Networks To FCC: No One’s Watching Our Shows, So Stop Being So Uptight About Decency Standards

Remember the days when basic cable was considered a joke and all the real shows were on the broadcast networks? Back in those days, it sort of made sense that the FCC might care about things like bad language, nudity (and supposedly violence, though that never really seemed to be an issue) on network TV. But now, with the majority of viewers spending their TV-watching time glued to basic cable shows featuring loudmouthed, obnoxious, hateful, “real” people shouting at each other in between commercials, the networks are asking the FCC to lighten the heck up.

Deadline reports that recent FCC filings by the networks try to make the case that, between cable and the Internet, the Big 4 are not really the cultural influencers they once were.

“Americans today, including children, spend more time engaged with non-broadcast channels delivered by cable and satellite television, the Internet, video games and other media than they do with broadcast media,” reads a filing by FOX.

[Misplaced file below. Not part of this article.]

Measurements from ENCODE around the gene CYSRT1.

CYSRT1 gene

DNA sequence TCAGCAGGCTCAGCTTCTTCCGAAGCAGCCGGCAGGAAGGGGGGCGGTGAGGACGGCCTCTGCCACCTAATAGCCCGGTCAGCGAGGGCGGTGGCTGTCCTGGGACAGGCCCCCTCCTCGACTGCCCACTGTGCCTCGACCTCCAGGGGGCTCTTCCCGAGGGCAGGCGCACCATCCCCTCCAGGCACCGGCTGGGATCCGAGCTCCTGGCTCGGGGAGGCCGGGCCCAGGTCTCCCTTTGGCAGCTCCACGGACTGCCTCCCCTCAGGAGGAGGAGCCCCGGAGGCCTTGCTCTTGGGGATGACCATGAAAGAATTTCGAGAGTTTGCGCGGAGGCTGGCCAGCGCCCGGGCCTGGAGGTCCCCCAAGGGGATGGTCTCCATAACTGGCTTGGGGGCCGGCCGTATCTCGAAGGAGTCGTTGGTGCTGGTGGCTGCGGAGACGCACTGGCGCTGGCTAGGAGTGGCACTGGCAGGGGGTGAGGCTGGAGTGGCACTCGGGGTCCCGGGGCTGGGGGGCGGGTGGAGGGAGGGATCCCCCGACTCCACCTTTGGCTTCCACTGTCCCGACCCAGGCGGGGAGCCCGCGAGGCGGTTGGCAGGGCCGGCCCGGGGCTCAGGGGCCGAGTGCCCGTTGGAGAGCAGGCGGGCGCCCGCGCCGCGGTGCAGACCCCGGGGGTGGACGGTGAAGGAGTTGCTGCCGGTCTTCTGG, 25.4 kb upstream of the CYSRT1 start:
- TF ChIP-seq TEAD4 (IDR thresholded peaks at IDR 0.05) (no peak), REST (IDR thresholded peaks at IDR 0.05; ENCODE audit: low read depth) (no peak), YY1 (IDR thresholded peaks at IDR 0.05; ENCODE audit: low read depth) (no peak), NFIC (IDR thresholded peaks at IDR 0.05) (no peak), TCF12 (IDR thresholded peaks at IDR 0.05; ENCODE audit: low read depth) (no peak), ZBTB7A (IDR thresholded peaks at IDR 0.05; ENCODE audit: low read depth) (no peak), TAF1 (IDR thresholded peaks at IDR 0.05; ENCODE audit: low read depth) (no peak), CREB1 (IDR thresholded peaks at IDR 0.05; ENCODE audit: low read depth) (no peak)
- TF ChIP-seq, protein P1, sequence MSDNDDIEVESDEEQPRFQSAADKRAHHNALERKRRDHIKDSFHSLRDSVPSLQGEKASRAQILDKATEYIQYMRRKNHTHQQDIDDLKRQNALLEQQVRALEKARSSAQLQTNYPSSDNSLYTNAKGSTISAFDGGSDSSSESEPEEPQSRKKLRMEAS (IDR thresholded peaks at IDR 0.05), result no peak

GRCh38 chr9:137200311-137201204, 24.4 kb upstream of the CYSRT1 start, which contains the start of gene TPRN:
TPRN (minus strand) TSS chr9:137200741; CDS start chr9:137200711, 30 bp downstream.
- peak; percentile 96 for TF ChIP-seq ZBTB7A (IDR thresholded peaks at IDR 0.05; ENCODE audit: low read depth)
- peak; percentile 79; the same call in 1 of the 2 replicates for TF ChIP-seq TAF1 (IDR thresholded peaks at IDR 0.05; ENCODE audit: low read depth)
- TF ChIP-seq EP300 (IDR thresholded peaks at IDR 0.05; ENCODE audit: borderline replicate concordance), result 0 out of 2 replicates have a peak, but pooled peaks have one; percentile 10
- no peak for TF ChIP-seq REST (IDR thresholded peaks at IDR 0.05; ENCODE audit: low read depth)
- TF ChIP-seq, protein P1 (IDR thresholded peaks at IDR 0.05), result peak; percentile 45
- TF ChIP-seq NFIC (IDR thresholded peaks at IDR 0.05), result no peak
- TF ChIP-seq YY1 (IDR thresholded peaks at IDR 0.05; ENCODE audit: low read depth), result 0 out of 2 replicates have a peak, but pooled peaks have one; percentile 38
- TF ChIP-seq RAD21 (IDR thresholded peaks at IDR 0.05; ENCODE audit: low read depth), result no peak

While NBC argues to the FCC that “Broadcast TV is not a uniquely pervasive presence in the lives of 21st Century Americans,” pointing to stats that show network TV only accounted for 28% of TV viewing during the 2010-2011 season, while basic cable accounted for 53%.

And good ol’ CBS sat on its veranda, whittling and lamenting that “the day when a child watching television was almost certain to be watching broadcast television has long since passed.”

Broadcasters did win a minor victory in 2010, when a federal appeals court struck down the FCC rules against unscripted expletives. And in spite of hand-wringing from groups like the Parents Television Council, live TV has not turned into a profane orgy of F-bombs and nipple slips, though that might help the ratings if they tried it.


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